Like many people, I can’t afford weekly or even twice monthly therapy appointments. I probably need them, but other necessities higher on my list crowd out that expense. It is what it is. So, when I feel anxiety and depression nibbling away at my inner peace and contentment, I generally turn to a standard series of remedies to help keep myself stable: talk to a friend, get some exercise, eat healthier, get more sleep. Most of us have our go-to tactics we use to give ourselves a little lift, even if we don’t have a trusted therapist on hand.
I have now added a recent Twitter thread to my toolbox of coping mechanisms I can reach for to give myself some relief. It’s the “free therapy” tweet, started by Caroline Moss, retweeted over 10,000 times, and with nearly 4,000 responses. People are happily sharing the most useful nuggets of wisdom they’ve picked up in therapy, and it’s a veritable goldmine of comforting AF advice.
Of course, this isn’t intended to replace professional help if you need it, but if you are looking for some extra tips, this is incredibly helpful.
If you go to therapy quote tweet this with the best thing you learned at therapy that way everyone else can get free therapy
— Caroline Moss (@CarolineMoss) November 24, 2019
One user said their therapist advised to avoid saying “should.” Another user responded that their therapist had told them to “Stop shoulding all over yourself.” (So clever.) Yet another reply suggested that replacing “should” with “could” is a great way to get around that stifling feeling of obligation and flip it into a feeling of possibility, which is so much more positive. I already feel more motivated.
Below are some of the other gems from the thread, but honestly we recommend you save this one for future reference. It’ll come in handy when your day is in the shitter and you know there’s no damn way you’re getting in to see a therapist anytime soon.
When meeting new people, don’t think about it as trying to get them to like you- think about it as trying to see if you like them / if you get along with them. Rather than focusing on what they must be thinking about you, focus on what you think about them. Changed my life.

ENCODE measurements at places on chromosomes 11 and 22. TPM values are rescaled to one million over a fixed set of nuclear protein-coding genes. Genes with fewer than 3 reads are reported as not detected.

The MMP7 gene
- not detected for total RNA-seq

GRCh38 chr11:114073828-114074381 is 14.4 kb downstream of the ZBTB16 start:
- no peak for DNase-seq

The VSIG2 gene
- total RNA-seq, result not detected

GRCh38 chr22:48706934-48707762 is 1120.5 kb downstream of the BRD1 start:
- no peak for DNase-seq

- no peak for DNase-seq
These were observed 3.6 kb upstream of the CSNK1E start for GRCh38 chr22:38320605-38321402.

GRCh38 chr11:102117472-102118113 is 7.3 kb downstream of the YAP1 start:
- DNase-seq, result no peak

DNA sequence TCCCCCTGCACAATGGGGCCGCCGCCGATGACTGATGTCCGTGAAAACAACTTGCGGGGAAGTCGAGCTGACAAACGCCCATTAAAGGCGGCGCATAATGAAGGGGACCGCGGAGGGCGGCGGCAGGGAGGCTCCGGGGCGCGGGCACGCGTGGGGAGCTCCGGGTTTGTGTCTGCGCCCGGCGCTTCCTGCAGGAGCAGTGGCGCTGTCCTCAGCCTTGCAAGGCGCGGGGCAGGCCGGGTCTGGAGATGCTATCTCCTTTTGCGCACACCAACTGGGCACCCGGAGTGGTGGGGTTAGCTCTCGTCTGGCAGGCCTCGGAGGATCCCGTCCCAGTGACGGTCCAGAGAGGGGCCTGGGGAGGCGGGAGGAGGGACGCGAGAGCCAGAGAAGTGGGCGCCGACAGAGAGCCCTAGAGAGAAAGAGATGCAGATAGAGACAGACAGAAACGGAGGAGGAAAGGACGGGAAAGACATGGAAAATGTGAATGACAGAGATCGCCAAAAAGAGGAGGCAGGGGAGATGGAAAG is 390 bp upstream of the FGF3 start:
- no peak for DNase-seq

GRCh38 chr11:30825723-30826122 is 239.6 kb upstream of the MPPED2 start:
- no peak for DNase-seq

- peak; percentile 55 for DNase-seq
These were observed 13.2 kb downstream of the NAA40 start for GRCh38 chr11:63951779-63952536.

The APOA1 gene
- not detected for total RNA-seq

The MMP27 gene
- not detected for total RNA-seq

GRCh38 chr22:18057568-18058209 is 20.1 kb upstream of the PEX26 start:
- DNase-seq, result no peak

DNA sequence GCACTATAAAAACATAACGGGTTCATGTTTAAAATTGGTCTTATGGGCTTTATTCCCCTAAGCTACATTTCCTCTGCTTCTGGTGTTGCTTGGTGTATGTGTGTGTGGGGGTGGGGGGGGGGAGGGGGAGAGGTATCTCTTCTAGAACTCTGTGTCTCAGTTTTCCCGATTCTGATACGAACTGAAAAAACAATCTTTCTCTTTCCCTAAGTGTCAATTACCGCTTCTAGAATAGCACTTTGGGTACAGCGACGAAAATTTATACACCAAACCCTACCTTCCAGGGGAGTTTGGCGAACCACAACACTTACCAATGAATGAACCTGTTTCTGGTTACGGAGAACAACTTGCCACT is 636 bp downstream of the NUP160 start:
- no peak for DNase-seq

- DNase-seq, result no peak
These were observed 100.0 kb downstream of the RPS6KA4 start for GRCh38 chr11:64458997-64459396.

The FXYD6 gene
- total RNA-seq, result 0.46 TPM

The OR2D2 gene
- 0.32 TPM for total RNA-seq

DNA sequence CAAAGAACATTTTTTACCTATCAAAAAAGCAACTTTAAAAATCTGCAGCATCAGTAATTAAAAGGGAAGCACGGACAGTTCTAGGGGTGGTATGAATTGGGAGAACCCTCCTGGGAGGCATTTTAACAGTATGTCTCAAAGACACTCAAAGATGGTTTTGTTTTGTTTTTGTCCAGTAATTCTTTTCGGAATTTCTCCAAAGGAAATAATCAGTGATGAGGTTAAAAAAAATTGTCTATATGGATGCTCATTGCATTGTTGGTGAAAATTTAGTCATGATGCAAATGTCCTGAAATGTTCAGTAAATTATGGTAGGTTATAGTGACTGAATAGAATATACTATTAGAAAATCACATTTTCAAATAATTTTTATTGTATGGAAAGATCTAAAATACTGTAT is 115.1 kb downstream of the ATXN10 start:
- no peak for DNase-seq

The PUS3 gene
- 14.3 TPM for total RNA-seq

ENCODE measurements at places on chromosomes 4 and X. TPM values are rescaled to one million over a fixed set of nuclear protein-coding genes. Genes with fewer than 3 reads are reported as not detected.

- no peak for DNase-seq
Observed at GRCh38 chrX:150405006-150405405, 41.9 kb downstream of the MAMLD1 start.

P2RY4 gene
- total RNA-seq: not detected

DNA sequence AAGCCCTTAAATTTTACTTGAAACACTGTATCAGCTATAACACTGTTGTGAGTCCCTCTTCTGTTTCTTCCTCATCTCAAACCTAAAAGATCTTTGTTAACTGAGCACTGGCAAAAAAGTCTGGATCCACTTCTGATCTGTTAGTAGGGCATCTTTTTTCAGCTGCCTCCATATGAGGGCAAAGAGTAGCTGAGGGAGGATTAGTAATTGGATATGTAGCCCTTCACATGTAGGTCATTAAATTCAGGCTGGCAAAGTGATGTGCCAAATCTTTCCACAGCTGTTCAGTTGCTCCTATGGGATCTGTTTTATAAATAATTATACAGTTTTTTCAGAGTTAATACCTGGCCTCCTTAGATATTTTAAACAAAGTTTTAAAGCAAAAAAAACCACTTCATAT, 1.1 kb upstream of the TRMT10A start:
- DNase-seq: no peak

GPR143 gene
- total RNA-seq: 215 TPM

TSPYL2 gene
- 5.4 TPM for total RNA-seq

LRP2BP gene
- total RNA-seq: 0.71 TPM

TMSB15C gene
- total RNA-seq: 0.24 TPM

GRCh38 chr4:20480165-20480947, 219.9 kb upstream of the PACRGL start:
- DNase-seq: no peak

— Sailor Nichols 💖💜💙 (@sailboatsail) November 25, 2019
I already feel less anxious about volunteering at my kid’s school tomorrow with a bunch of other parents I don’t know.
I am/was often putting my interests and wishes aside just to please people around me. My therapist then told me: “If you continue like that, you will never lose your friends, family or your job, but you will lose yourself”. Hit me hard.
— Egor G. (@egorevv) November 25, 2019
*head exploding* (But also, duh?)
Confrontation doesn’t need to be a bad thing or an argument. If you’re having trouble talking about a problem, try writing down a bullet list of the issues, why it’s an issue/where it might stem from for you, and what can be done to fix it
— Dominic Mendez (@domendezz) November 25, 2019
This is a good one for confrontation-haters (raises hand). I’ve been known to take index cards into a situation where I know confrontation will be required.
“The problem is you are thinking rational when you are dealing with somebody who is irrational.”
— Danny Deraney (@DannyDeraney) November 25, 2019
I need to have a tiny flag sticking out of my phone that has this emblazoned upon it.
The best thing a therapist ever told me is that society doesn’t need to be the one to set me schedule. I’m allowed to eat breakfast at 11, go to bed at 1am. There’s no correct mold to fit, just find whatever works best for me.
— 🤔 (@_sputnik1) November 25, 2019
Realizing this and embracing it is when your life truly begins.
That everyone needs a coping mechanism. There are bad ones( drinking, drugs, violence) and good ones (excercise, meditation, therapy). Pick a good one so you can avoid the bad ones, bc we all have things we needs to cope with.
— DemoChrissy (@DemoChrissy) November 25, 2019
Oh my god, yes. BRB, need to go to the gym.
When I told my therapist that I needed to shut myself off completely to keep from being hurt, she asked me to make a fist & asked how fatiguing it would be to clench it closed to prevent anything from entering. Being closed tightly would likely result in being tired AND empty.
— MommyUnit of Peace,Love & Feral Typos (@MommyUnit) November 25, 2019
I actually felt my shoulders relax when I read this one.
Someone’s very best effort at loving you still may not be the thing that you need. it doesn’t mean they’re not trying hard enough, or don’t love you enough. It means that’s all they’re capable of doing. And you have to decide if that’s what you’re willing to live with.
— K J (@kjones912) November 25, 2019
Oooof. So real it hurts.
There are tons more gems like this. I’m definitely keeping this one handy to scroll through when I need a dose of perspective.
Now, to be clear, as mentioned above, none of the preceding should be construed as medical advice. If you are depressed, or if you’re having thoughts of harming yourself or someone else, reach out to a medical professional or a loved one for help. And if you are having suicidal thoughts, please call the National Suicide Prevention Hotline at 1-800-273-TALK.